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California lawmakers have rejected a bill that would have permitted bartenders to serve drinks until 4 a.m., two hours later than the current last call for alcohol.
Sen. Mark Leno, D-San Francisco, had said the extended hours would draw tourists, create jobs and help California cities compete with New York, Las Vegas, Miami and other areas that serve alcohol all night long.
But SB635 failed to get enough votes in the Senate Governmental Organization Committee on Tuesday.
Leno spokeswoman Ali Bay said Wednesday that the deadline has passed for the senator to try again, killing the bill for the year.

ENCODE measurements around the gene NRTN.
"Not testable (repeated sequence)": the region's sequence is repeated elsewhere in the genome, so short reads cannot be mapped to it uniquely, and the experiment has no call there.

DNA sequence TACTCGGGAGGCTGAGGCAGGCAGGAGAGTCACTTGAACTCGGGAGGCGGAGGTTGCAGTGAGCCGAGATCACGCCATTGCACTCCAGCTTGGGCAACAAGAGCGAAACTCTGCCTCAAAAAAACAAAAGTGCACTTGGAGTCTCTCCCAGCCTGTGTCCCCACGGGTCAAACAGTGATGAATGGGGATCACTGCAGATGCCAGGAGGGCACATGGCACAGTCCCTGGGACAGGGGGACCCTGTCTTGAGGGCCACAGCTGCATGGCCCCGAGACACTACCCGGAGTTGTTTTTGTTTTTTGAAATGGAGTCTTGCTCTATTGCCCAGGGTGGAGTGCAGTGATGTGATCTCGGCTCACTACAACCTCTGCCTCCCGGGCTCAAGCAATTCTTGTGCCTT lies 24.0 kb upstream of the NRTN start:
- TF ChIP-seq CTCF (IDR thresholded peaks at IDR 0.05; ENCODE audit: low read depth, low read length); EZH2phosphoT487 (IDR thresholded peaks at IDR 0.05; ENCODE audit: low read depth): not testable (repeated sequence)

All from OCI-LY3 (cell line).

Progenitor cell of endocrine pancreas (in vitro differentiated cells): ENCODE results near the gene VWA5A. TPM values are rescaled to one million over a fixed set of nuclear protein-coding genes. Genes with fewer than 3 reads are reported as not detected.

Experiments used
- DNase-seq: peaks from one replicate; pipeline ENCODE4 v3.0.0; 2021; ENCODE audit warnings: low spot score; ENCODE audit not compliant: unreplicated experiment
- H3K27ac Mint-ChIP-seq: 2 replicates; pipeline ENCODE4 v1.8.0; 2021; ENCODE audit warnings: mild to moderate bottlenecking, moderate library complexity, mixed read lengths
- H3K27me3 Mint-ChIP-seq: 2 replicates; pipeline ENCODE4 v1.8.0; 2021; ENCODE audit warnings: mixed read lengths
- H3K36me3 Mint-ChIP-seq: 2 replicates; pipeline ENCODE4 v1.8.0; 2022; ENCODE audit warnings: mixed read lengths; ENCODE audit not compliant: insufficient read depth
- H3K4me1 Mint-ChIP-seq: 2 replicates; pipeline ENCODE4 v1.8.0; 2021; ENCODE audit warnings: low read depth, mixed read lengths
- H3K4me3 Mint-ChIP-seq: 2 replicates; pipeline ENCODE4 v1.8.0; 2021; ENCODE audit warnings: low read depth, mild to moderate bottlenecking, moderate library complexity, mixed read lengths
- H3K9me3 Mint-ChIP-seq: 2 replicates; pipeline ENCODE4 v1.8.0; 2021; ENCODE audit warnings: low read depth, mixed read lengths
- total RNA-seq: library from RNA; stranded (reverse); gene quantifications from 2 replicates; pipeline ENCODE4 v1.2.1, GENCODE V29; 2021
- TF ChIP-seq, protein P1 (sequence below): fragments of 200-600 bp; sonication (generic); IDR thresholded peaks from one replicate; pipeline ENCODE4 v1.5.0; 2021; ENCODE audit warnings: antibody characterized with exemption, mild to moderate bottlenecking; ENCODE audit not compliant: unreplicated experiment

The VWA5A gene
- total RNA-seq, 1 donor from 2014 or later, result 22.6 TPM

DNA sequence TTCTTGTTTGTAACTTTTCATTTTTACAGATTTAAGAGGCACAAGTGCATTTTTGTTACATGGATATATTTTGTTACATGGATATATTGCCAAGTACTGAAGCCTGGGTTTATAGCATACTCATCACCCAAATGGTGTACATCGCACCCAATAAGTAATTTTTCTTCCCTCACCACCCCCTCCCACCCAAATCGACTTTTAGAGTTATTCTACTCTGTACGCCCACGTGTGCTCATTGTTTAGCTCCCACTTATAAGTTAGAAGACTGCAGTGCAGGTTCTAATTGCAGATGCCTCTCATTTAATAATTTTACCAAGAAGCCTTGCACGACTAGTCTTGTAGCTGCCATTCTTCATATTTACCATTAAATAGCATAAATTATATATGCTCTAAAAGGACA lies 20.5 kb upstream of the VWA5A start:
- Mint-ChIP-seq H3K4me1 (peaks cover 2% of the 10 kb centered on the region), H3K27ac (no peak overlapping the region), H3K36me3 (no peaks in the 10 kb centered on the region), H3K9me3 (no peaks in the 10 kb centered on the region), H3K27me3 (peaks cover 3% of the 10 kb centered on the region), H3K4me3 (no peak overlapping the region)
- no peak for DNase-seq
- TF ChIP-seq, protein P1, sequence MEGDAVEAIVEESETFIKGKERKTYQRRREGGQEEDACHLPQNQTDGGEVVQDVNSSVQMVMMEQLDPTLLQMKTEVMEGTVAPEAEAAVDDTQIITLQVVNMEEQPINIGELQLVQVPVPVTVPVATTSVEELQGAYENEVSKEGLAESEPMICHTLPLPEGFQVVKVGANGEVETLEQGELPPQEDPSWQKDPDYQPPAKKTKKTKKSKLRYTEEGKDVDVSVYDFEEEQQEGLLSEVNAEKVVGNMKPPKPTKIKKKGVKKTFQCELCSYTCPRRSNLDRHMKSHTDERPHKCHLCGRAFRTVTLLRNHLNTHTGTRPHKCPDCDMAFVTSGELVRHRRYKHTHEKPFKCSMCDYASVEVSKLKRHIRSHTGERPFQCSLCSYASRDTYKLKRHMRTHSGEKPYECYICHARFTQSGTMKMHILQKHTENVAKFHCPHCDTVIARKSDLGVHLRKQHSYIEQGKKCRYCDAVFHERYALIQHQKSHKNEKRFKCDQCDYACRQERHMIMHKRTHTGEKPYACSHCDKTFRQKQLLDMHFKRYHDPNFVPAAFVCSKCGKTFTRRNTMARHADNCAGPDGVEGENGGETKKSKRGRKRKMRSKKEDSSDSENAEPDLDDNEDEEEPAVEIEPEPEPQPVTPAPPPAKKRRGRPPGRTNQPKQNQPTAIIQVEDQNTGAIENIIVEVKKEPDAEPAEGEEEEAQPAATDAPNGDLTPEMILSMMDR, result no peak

His bill would have let municipalities decide whether to extend last call to 4 a.m.
Law enforcement said that could mean more public drunkenness, violence and drunken driving. They said drunken patrons would be hitting the highways just as the morning commute begins.
Leno countered that the current standard of 2 a.m. puts more pressure on law enforcement agencies, public services and transportation because bar patrons are all pushed into the street simultaneously at closing time.
At least 15 other states already leave it up to local authorities to decide whether and when to cut off drinking, according to Leno's office.
This was his second attempt to extend bar hours. He tried a bill in 2004 that would apply only to San Francisco, but it was rejected by the state Assembly.